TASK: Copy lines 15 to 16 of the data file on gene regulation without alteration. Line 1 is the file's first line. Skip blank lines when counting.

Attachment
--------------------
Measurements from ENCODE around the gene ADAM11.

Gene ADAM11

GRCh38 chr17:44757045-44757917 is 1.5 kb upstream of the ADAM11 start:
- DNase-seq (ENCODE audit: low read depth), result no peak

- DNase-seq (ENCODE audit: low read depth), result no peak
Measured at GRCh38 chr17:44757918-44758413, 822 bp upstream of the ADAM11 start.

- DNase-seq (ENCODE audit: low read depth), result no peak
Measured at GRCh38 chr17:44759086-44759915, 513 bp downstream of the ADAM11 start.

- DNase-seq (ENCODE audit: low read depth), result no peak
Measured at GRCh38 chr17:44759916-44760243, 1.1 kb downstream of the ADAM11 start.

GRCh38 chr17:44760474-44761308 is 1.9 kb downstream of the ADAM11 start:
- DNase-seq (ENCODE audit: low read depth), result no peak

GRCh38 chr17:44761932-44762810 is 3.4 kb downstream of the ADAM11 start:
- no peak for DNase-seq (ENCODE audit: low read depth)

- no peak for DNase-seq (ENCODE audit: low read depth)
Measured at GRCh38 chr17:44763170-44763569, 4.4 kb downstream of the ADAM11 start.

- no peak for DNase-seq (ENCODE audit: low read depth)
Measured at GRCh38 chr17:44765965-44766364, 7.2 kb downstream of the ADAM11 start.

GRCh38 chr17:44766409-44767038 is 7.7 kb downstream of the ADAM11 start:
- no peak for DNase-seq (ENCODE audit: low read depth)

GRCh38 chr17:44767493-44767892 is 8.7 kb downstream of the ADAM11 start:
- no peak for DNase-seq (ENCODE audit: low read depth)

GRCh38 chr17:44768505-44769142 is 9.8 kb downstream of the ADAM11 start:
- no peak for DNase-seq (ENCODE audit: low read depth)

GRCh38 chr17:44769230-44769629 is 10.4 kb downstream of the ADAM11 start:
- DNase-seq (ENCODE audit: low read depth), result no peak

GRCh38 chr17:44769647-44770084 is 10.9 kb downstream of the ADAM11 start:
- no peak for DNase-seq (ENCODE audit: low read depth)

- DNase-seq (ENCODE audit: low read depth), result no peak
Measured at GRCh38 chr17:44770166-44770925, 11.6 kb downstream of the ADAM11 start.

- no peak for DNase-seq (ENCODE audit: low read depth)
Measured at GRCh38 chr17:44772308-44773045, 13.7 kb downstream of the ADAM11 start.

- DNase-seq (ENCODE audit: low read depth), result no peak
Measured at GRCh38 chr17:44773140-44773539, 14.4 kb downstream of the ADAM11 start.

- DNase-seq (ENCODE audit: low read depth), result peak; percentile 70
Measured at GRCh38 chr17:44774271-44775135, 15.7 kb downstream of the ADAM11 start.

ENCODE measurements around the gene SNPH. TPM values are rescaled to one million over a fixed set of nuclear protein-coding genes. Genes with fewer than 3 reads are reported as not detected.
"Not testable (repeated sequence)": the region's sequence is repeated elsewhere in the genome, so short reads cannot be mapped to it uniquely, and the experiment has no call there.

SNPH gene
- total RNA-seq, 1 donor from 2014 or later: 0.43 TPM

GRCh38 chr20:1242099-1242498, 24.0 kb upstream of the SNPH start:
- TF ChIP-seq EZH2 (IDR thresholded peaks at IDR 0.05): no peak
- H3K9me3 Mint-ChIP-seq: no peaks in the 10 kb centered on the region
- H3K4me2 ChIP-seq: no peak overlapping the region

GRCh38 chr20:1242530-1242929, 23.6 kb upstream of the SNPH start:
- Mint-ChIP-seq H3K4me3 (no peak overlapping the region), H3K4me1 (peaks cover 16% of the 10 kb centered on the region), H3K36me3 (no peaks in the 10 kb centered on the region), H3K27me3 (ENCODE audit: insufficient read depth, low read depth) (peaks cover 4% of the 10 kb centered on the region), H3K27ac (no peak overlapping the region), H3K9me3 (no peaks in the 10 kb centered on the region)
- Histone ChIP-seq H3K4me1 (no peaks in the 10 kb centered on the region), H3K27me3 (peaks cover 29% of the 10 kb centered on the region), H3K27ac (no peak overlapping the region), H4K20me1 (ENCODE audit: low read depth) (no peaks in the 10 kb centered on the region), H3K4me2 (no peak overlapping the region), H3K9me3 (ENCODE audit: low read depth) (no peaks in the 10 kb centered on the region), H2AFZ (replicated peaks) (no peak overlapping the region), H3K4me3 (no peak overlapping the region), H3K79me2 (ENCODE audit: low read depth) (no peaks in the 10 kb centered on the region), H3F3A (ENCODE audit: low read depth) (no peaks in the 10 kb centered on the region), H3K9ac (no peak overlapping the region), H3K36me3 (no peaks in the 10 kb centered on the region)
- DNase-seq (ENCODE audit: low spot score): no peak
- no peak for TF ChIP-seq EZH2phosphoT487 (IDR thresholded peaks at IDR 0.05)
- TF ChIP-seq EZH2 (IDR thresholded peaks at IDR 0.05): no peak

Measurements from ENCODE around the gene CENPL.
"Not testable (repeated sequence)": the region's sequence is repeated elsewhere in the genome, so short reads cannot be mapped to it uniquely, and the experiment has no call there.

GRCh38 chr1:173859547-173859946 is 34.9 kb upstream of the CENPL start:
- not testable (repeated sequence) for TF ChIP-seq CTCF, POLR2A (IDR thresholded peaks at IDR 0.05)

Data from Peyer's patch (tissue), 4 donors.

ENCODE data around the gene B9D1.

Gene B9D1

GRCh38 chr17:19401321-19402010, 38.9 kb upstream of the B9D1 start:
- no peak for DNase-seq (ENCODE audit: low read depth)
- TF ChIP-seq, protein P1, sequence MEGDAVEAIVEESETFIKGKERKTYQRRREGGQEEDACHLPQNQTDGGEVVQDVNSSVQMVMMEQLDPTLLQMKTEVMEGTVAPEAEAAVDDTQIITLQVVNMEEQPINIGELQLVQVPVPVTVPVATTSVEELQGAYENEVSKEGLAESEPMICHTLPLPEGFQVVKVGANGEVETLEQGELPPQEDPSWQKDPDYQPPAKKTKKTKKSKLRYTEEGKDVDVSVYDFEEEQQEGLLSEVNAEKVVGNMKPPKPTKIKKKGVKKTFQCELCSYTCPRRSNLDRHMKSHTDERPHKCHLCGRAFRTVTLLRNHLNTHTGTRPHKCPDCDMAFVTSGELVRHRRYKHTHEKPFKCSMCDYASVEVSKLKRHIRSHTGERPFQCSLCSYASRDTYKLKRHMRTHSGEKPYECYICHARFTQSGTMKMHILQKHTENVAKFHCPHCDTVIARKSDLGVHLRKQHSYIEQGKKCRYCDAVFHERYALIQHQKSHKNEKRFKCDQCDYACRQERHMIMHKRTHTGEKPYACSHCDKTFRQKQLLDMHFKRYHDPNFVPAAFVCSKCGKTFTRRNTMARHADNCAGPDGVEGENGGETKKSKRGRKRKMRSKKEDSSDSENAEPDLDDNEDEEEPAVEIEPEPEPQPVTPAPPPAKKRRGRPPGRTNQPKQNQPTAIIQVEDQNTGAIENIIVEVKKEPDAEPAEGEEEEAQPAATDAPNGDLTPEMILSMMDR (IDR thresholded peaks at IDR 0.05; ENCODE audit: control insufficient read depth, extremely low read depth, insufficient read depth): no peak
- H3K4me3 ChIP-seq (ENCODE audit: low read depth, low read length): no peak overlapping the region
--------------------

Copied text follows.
- no peak for DNase-seq (ENCODE audit: low read depth)
Measured at GRCh38 chr17:44763170-44763569, 4.4 kb downstream of the ADAM11 start.